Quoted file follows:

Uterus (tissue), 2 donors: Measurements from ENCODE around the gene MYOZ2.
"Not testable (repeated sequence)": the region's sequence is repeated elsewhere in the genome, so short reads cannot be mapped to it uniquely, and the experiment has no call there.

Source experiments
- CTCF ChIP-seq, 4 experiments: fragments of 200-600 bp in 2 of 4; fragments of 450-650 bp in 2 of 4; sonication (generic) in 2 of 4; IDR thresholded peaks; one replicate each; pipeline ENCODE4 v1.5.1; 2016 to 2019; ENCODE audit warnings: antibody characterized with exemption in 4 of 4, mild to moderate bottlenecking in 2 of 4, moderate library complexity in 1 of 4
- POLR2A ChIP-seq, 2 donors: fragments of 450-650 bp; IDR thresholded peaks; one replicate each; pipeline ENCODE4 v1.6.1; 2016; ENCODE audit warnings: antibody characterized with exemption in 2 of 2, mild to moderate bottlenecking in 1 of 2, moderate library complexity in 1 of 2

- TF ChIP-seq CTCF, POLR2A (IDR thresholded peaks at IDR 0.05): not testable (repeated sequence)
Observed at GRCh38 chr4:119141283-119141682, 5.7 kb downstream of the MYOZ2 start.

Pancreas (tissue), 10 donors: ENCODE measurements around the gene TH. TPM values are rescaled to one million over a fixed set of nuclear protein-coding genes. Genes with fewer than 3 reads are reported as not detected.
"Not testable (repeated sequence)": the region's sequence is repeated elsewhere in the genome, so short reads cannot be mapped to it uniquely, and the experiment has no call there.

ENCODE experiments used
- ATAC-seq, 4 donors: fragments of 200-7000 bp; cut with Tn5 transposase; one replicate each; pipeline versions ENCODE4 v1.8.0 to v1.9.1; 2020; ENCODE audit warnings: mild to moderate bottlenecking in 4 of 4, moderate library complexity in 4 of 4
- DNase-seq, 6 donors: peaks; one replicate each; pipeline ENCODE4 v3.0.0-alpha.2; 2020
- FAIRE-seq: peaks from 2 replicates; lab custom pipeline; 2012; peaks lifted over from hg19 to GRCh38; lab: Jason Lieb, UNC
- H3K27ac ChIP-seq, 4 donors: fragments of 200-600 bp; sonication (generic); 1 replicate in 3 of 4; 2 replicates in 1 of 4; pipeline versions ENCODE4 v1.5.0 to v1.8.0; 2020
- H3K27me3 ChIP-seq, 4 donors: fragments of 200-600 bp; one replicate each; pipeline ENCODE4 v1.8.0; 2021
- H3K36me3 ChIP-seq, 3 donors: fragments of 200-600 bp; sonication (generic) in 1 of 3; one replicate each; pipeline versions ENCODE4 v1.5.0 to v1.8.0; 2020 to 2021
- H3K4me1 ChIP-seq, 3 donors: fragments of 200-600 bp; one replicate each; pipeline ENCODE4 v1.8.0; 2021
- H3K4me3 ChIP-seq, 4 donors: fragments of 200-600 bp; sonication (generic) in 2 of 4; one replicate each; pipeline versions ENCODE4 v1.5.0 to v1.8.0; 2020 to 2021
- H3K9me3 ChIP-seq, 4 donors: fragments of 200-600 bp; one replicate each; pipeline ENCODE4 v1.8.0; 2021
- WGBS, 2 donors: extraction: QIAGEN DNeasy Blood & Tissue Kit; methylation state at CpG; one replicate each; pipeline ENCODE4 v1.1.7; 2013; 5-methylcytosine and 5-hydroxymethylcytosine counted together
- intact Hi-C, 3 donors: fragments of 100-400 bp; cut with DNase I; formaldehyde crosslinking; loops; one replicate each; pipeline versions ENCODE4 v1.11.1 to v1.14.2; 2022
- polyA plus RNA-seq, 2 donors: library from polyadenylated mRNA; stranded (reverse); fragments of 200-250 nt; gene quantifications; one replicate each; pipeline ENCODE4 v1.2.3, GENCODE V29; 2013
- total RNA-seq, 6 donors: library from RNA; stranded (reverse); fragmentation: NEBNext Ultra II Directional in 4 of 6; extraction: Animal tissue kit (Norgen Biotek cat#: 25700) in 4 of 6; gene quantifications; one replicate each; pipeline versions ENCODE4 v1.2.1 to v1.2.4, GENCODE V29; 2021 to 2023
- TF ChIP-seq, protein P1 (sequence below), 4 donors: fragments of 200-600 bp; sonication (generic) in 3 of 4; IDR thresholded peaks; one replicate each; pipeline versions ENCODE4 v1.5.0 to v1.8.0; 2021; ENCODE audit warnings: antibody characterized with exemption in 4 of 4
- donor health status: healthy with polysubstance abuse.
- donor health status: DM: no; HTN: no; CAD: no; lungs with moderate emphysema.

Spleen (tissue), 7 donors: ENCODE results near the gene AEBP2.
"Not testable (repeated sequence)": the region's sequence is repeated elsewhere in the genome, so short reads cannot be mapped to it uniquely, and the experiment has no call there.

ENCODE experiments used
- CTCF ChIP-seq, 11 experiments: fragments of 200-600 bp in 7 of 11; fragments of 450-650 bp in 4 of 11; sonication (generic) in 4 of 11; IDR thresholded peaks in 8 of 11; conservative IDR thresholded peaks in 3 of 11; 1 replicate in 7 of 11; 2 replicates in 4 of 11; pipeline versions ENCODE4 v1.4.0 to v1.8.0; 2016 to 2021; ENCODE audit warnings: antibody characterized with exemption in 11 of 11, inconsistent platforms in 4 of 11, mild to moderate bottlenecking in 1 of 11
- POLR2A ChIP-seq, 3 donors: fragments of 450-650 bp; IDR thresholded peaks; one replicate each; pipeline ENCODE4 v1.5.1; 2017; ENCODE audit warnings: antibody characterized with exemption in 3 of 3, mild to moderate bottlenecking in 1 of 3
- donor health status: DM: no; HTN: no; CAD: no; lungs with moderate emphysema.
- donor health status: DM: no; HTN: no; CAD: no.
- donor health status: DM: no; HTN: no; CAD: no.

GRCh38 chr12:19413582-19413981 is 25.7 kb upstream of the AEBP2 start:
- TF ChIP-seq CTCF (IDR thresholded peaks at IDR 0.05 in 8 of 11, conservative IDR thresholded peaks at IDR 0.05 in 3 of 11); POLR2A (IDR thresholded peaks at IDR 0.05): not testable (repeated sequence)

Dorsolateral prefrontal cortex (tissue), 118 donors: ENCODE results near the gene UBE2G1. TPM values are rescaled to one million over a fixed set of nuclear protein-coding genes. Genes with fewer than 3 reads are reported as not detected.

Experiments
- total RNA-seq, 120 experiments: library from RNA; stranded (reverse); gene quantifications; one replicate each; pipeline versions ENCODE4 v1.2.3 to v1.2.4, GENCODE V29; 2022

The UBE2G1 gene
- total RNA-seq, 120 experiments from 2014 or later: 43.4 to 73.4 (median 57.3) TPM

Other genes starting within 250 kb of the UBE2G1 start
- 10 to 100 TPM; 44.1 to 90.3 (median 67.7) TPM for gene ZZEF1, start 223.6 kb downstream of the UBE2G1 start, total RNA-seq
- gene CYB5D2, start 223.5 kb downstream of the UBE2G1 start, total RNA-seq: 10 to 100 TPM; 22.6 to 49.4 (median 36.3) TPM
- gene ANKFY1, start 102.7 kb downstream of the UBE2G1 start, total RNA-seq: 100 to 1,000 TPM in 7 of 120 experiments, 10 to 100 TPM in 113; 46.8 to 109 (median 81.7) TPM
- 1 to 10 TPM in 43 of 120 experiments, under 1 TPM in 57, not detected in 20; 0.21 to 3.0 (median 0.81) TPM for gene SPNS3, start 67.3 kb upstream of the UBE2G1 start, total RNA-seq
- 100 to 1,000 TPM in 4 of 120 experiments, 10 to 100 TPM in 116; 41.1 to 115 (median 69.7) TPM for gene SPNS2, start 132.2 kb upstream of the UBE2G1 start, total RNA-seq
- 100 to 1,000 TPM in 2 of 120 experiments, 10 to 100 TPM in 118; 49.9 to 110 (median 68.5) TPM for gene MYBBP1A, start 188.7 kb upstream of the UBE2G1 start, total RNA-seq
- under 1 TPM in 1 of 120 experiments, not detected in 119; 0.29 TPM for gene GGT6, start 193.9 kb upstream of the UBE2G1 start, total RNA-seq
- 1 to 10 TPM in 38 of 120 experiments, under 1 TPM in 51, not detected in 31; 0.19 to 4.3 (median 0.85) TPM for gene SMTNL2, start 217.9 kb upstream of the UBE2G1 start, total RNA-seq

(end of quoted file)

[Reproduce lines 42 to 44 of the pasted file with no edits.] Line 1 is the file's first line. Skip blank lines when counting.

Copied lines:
Other genes starting within 250 kb of the UBE2G1 start
- 10 to 100 TPM; 44.1 to 90.3 (median 67.7) TPM for gene ZZEF1, start 223.6 kb downstream of the UBE2G1 start, total RNA-seq
- gene CYB5D2, start 223.5 kb downstream of the UBE2G1 start, total RNA-seq: 10 to 100 TPM; 22.6 to 49.4 (median 36.3) TPM